I was pleased to have my digital drawing accepted for the first Manchester Open art exhibition at Home. In the 80's I had work accepted in the Manchester Academy exhibitions at Manchester Art Gallery , but these exhibitions were ended when the gallery was refurbished. Since then, it has been a shame that there has been no open exhibitions in Manchester.
The fact that there were over two thousand entries, by over a thousand Greater Manchester artists, shows that this type of exhibition has been sorely missed. Just over five hundred works were selected and most were displayed in the large gallery, on the ground floor, with a few of the larger pieces shown on the upper levels.
Arriving early, we decided to eat in the HOME restaurant before the opening at six pm. This proved to be a good idea because the queues eventually stretched around the inside and outside of the building; again showing how popular this event was with the public.
Fortunately, we only had to wait about fifteen minutes before we were allowed in and this gave me time to collect my certificate and a sticker to show I was an accepted artist.
On entering, we had a brief look around before finding my picture, which was situated on the far left wall. Although understandable, due to the large number of exhibits, it was a shame to see how crowded the walls were. There were even gallery helpers guarding floor exhibits, which were displayed in walkways around the gallery!
After posing beside my picture, we moved on to see the rest of the artwork. Every time we looked round, we saw new pieces to interest us.
It was interesting to see the range of artwork, including a full range of figurative and abstract pieces. Notably, on first impression, there were very few landscape paintings. Exhibitions tend to reflect the themes that are popular, as well as the thoughts of the selectors and it appears that this traditional genre is either not highly thought of, as in previous years or maybe I'm being too cynical and it was simply because not many were entered.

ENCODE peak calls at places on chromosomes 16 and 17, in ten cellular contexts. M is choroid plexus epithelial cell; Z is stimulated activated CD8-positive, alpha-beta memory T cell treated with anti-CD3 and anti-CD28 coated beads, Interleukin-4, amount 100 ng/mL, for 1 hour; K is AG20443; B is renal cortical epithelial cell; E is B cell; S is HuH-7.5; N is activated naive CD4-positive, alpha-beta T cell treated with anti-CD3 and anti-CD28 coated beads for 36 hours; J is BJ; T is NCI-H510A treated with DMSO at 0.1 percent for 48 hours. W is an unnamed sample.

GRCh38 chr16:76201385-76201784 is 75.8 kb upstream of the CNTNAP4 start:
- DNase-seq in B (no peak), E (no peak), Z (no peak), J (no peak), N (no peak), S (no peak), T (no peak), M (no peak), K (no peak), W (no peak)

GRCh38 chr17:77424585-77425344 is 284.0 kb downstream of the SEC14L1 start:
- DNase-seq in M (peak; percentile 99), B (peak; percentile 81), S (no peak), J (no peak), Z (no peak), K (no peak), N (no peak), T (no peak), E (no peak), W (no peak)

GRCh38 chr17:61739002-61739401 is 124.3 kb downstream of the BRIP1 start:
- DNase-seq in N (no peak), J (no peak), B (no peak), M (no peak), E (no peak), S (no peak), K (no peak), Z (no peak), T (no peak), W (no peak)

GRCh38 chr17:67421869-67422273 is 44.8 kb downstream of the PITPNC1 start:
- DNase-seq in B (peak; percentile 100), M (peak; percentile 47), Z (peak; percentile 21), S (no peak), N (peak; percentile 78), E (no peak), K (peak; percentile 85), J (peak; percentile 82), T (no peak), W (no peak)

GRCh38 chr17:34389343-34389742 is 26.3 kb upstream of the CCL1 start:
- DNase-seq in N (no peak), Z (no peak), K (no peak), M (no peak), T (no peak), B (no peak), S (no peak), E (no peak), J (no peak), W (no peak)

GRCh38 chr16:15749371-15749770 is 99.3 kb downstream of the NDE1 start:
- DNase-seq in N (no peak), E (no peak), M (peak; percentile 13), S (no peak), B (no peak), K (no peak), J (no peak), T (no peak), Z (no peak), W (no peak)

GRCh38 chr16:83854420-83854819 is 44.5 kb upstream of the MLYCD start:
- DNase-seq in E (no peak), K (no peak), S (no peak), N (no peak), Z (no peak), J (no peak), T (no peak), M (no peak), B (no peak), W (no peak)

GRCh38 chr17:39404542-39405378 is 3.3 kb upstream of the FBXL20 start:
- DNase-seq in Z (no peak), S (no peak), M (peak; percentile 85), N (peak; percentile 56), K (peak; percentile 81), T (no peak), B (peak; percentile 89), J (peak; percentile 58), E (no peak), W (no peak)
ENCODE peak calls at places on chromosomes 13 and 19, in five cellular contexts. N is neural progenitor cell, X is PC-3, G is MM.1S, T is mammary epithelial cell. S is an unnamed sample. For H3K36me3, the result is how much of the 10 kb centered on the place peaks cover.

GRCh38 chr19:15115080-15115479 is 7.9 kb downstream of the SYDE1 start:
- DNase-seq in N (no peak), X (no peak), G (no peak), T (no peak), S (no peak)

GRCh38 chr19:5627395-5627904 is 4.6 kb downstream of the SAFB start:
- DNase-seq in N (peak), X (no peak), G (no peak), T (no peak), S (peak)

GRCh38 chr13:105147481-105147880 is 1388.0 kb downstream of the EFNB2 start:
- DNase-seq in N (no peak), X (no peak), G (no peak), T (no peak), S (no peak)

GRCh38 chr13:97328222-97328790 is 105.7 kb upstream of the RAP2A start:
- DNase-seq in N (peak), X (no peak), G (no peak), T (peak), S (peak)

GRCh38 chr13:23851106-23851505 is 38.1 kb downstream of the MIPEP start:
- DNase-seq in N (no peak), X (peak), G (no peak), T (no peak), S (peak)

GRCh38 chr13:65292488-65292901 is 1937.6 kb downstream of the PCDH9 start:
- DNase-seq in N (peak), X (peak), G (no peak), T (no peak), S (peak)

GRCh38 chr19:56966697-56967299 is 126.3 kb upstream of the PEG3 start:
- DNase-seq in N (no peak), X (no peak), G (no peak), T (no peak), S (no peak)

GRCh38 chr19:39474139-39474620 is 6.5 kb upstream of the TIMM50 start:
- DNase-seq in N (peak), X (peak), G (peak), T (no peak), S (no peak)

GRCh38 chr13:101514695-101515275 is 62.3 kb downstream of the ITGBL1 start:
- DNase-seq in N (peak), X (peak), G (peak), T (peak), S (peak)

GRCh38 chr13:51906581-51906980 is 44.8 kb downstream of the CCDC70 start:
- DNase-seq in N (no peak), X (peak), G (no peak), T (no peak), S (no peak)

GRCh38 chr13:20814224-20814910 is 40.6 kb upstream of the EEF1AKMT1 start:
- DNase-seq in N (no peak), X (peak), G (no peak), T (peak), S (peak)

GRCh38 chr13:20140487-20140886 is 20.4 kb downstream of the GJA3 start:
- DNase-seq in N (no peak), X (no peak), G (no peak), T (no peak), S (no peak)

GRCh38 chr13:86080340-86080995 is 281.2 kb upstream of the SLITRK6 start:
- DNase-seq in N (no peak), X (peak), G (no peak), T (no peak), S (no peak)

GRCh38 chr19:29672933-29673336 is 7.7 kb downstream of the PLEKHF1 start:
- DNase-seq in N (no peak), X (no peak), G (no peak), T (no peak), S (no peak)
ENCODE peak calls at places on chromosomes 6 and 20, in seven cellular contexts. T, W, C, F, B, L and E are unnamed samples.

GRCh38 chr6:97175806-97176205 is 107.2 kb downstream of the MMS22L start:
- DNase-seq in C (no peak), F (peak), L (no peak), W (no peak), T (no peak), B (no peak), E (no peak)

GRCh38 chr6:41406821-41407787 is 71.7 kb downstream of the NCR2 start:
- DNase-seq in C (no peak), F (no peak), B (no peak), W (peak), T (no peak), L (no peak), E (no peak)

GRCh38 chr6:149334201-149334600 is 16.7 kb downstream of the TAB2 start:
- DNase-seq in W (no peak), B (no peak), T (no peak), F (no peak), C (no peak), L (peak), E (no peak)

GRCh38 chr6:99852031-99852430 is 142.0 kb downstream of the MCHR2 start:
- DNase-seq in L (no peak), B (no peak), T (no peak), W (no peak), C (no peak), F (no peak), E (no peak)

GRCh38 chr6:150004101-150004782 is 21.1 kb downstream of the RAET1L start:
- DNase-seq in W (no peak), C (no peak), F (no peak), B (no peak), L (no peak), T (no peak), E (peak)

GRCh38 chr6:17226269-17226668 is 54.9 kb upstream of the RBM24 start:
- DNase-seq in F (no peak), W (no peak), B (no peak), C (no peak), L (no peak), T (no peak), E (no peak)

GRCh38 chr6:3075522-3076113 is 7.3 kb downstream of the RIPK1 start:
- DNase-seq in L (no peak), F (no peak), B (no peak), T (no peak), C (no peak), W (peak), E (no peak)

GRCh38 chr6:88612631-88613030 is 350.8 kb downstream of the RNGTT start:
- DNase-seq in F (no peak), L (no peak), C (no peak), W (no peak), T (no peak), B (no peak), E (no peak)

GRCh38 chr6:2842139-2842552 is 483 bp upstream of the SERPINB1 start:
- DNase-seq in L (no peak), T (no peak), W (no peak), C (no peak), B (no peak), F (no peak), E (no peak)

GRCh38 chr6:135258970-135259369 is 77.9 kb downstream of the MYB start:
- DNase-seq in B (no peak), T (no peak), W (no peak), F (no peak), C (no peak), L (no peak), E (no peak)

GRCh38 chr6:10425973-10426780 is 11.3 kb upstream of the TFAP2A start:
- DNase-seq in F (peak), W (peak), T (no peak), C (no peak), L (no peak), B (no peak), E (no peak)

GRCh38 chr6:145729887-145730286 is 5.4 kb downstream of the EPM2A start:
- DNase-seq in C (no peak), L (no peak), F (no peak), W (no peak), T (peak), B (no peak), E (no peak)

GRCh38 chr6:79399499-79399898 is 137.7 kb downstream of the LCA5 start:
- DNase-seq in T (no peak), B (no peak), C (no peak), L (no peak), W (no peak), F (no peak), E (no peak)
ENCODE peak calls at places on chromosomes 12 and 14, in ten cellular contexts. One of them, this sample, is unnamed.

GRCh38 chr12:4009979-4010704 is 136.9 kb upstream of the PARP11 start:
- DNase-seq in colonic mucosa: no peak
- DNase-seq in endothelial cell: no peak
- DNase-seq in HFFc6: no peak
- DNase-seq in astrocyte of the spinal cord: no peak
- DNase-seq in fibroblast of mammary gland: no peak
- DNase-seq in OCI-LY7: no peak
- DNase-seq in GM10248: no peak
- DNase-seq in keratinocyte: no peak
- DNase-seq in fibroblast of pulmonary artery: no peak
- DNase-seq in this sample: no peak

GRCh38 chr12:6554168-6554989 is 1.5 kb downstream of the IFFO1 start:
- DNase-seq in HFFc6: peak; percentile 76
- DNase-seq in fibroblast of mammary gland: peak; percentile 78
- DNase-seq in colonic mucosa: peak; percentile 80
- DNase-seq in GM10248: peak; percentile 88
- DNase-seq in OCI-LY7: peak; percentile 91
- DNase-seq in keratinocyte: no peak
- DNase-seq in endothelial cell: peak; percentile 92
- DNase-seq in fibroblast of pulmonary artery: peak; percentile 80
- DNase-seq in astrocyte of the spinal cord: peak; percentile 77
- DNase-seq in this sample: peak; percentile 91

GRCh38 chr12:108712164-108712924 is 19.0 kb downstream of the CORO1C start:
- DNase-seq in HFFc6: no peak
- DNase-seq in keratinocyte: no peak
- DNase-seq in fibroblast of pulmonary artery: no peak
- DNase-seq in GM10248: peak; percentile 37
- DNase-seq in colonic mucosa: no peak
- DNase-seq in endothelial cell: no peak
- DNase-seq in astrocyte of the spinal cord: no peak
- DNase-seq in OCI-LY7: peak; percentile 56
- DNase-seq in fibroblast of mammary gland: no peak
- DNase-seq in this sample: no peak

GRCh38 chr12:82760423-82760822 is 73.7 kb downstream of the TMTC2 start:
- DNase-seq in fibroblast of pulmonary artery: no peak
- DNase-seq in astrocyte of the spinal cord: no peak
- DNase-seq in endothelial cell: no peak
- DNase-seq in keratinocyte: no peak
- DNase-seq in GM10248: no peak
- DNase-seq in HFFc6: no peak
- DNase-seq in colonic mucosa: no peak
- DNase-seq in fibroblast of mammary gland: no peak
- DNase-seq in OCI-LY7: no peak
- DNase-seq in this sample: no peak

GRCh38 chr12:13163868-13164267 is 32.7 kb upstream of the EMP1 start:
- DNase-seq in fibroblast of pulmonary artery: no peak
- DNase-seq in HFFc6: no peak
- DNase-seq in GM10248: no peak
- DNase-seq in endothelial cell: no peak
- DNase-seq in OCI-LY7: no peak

I recently read an article by someone who believed that traditional painters of landscapes are the new rebels of the artworld, where unmade beds and pickled sheep are held in high regard. I never really saw myself as a rebel but, hey, I can live with that!
As with all exhibitions I see of this type, some work appealed more than others but as the saying goes; 'There is something for everyone.'
We look forward to going back, when it is less crowded, for another viewing.
Also, I would like to applaud HOME for bringing back an open exhibition for Artists from the Greater Manchester area. Thank you.
I enjoy reading detective novels and recently returned to an author I had read a few years ago, Malcolm Hollingdrake. I had forgotten how he includes artwork and artists in his books. One of the detectives collects paintings mainly from the Northern school of artists. I didn't realise that he either owns or has owned the works he writes about and at the end of each book he features an artist. In one book "Dying Art" the main theme is that of art forgery, and as well as being an interesting story there are many fascinating facts about this practice.
Some of the artists, who specialise in mainly depicting the northern industrial landscape, mentioned in the books include James Lawrence Isherwood, Mary Feddon, Theodore Major, Harold Riley, John Coen, Norman Cornish and of course L.S. Lowry.
I have always been interested in this school of artists and in the late 70's and 80's I was lucky enough to exhibit alongside a couple of them. I was also fortunate to have a full exhibition of my work in an adjacent gallery to an exhibition by the late, great L.S Lowry.
In 1989, Peter Davies wrote a book about this school of art. I was invited to
the launch of the book, which took place at Blackpool Art Gallery. Many of the artists mentioned attended and an exhibition of their work was also opened. Looking back, I wish that I had asked more of them to sign my book, which by the way I have put in a safe place (if only I could remember where), as some copies are selling for up to £200 each.
Like many things that go in a cycle, this style of painting has again become popular in certain areas, with several Cheshire galleries specialising in it. In 2015, Peter published an updated version of the book called " A Northern School Revisited" acknowledging recent artists such as Liam Spencer, Bob Richardson and John Thompson.
It is a shame that there is no northern gallery with a permanent collection of these artworks on show or that a touring exhibition couldn't be organised. The recent film #MrsLowryAndSon shows that there is a great interest in this style and The Lowry Art Gallery in Salford, would be an ideal place for at least an exhibition; possibly in conjunction with Salford Art Gallery. I for one hope that in the near future someone takes the initiative to make this happen.